Hostess Bankruptcy: Company Asks Employees To Take An Eight Percent Pay Cut

Todd Rigney

Hostess -- the company responsible for expanding waistlines across the globe with Twinkies, Ding Dongs, and Sno Balls -- will attempt to pull itself out of a second bankruptcy in four years by asking employees to take an eight percent pay cut. According to CNBC, Hostess has extended its final offer to the unions representing half of the individuals employed by the company.

"We have a path to emerge, but it's a difficult one and it's a painful one," CEO Greg Rayburn explained. "It's painful for the employee because it requires wage concessions and pension concessions. They have been through this wringer once already."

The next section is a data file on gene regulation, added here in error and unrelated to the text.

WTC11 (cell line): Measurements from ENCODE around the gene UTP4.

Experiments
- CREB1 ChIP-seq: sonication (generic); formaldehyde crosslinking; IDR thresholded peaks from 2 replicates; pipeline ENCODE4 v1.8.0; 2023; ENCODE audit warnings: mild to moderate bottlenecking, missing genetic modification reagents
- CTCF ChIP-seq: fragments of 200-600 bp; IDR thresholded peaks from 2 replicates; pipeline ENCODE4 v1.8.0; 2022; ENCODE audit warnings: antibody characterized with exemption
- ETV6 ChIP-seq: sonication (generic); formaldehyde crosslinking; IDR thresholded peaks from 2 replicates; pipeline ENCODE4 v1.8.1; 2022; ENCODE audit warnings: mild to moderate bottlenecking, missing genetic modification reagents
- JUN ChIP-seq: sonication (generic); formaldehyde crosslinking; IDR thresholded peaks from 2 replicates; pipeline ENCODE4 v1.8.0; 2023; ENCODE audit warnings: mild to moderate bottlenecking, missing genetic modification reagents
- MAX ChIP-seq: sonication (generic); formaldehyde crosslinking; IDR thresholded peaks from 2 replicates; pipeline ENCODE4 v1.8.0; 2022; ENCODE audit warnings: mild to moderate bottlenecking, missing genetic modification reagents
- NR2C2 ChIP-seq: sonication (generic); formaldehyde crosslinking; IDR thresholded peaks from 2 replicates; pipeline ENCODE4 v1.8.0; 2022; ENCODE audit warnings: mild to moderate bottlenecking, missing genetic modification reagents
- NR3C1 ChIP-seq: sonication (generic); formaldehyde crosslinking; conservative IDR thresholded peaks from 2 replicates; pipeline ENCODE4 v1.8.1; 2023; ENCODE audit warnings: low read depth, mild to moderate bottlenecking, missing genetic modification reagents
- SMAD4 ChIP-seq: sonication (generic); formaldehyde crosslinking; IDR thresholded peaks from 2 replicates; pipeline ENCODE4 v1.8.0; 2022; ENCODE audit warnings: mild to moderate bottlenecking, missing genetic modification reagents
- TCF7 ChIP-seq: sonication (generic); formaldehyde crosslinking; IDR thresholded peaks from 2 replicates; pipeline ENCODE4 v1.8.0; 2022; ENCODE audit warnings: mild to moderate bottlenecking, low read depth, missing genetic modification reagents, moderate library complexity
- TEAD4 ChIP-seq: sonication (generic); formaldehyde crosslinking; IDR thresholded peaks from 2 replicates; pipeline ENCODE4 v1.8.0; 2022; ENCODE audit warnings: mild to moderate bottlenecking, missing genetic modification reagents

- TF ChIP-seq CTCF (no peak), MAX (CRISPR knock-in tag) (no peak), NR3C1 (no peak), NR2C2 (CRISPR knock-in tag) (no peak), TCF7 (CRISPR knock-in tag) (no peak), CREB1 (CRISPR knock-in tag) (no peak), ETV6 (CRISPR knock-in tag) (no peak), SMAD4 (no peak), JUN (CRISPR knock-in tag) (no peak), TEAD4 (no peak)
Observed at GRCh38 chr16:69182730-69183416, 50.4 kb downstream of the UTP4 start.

In addition to the internal cost cuts, Hostess intends to sell off its Merita bread brand, which has already generated interest from potential bidders. Should the company need to free up even more money, internal documents suggest that additional asset sales and layoffs could be a possibility.

Now that the pay cut proposal has been finished, it's up to the International Brotherhood of Teamsters to agree to the conditions. The IBT is set to vote on the matter this September. When asked if the unions contributed to the company's many woes, Rayburn was quick to shoot down these allegations.

"I don't think unions bring down companies," the CEO explained. "In Hostess' case, there is plenty of blame for everyone."

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